Schopenhauer further describes the nonhuman inability to suffer that frustrates Keats’ speaker so deeply: “The brutes (nonhumans) have infinitely less to suffer than we (humans) have, because they know no other pains by those which the present directly brings. But the present is without extension, while the future and the past, which contain most of the causes of our suffering, are widely extended, and to their actual content there us added that which is merely possible, which opens up an unlimited field for desire and aversion. The brutes, on the contrary, [are] undisturbed by these” (38). Keats’ speaker only desires one thing in life, the ability to leave it. Although he calmly ponders on which method of escape will most benefit him, it is clear that he is aware of the pointlessness of each. Even if he were to follow through with the method of death, he would still be unable to transcend into natural divinity with the nightingale. His days of childhood innocence and nurture are long gone and his knowledge of time is indestructible, thus he is left eternally plagued by the suffering and misery of humanness.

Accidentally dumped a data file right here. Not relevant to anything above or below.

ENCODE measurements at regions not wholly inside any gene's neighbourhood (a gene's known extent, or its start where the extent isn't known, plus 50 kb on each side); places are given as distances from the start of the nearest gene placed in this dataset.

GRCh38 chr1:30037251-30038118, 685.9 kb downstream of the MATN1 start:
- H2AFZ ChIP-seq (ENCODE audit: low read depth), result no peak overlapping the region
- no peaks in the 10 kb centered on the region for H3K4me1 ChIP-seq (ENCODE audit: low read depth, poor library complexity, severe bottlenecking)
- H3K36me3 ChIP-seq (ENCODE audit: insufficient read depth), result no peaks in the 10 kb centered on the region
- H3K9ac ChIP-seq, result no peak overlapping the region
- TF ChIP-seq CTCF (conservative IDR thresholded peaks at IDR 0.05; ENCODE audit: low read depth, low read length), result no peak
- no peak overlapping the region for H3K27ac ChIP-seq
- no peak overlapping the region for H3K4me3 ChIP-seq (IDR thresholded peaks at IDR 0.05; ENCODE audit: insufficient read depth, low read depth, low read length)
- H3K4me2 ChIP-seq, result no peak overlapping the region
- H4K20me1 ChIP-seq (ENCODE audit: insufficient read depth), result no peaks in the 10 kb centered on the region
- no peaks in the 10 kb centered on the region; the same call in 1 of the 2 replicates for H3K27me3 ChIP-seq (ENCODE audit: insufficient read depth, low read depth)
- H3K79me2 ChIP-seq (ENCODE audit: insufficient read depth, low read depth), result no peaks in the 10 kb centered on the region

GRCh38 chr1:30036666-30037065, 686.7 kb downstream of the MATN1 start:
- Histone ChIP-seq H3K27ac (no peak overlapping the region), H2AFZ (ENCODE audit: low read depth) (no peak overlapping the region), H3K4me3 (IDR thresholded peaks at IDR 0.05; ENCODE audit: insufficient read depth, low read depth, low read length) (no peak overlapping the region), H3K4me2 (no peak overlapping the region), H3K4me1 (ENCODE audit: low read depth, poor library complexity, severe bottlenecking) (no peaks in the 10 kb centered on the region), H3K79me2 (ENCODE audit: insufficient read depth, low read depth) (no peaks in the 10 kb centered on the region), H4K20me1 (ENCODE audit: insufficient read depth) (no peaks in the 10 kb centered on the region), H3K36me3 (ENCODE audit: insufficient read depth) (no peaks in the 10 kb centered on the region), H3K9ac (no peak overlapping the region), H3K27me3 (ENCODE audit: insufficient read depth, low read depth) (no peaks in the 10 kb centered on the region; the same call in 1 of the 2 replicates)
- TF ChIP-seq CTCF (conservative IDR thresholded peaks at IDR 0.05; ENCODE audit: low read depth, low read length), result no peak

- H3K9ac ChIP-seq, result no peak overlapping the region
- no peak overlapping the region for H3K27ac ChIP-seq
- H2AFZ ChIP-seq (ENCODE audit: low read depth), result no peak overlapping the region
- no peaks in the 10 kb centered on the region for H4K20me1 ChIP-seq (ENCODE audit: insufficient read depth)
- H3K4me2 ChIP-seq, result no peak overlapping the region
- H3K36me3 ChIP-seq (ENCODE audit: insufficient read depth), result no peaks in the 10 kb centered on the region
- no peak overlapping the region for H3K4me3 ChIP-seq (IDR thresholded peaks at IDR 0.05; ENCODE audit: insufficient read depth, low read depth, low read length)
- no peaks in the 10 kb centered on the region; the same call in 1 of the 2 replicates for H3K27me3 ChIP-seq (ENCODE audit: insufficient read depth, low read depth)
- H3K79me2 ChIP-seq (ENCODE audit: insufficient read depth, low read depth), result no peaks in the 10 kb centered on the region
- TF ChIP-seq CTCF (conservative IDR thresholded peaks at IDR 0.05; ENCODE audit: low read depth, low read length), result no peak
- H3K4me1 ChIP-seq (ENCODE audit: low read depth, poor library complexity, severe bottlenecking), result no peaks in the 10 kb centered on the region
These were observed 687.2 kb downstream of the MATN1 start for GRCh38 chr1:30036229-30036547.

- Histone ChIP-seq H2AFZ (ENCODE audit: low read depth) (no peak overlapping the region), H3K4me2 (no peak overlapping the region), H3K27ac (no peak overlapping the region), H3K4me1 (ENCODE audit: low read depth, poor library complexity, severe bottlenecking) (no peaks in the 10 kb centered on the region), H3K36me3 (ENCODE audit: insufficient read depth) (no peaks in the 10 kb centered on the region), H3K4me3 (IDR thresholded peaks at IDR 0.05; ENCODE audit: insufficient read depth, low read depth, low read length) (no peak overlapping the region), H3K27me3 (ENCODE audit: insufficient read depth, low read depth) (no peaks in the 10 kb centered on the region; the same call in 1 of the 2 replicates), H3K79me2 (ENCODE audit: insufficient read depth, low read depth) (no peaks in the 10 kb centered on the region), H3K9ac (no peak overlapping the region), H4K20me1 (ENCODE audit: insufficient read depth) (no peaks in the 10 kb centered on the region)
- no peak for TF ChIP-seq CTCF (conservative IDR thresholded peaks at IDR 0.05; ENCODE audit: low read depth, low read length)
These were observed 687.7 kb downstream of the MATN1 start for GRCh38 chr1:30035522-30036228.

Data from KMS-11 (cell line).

Escape is unachievable by any human, despite that human’s extent of power or intelligence. Fantasies of contentment and transcendence are nearly impossible to come by, and Keats describes the curse of human suffering in an ode to a nonhuman who will never need to be aware of it. Unlike the humans trudging in anguish in the world below, the song of the nonhuman nightingale stands tall in its supreme immortality. Humans will continue to suffer until they die, but the song and spirit of the nonhuman will continue to live and thrive, despite its delicacy and fragility. Keats explores the tragic impossibility of escape from humanity is this poem. Although the portrait of life in which he paints is dark and negative, he conveys a similar message to Schopenhauer, that the human and nonhuman are physically and emotionally nonexchangeable. Despite this disadvantage, humans are to thus cherish what the nonhuman brings to the human world, as they separate the joys from the sorrows and the beauty from the pain.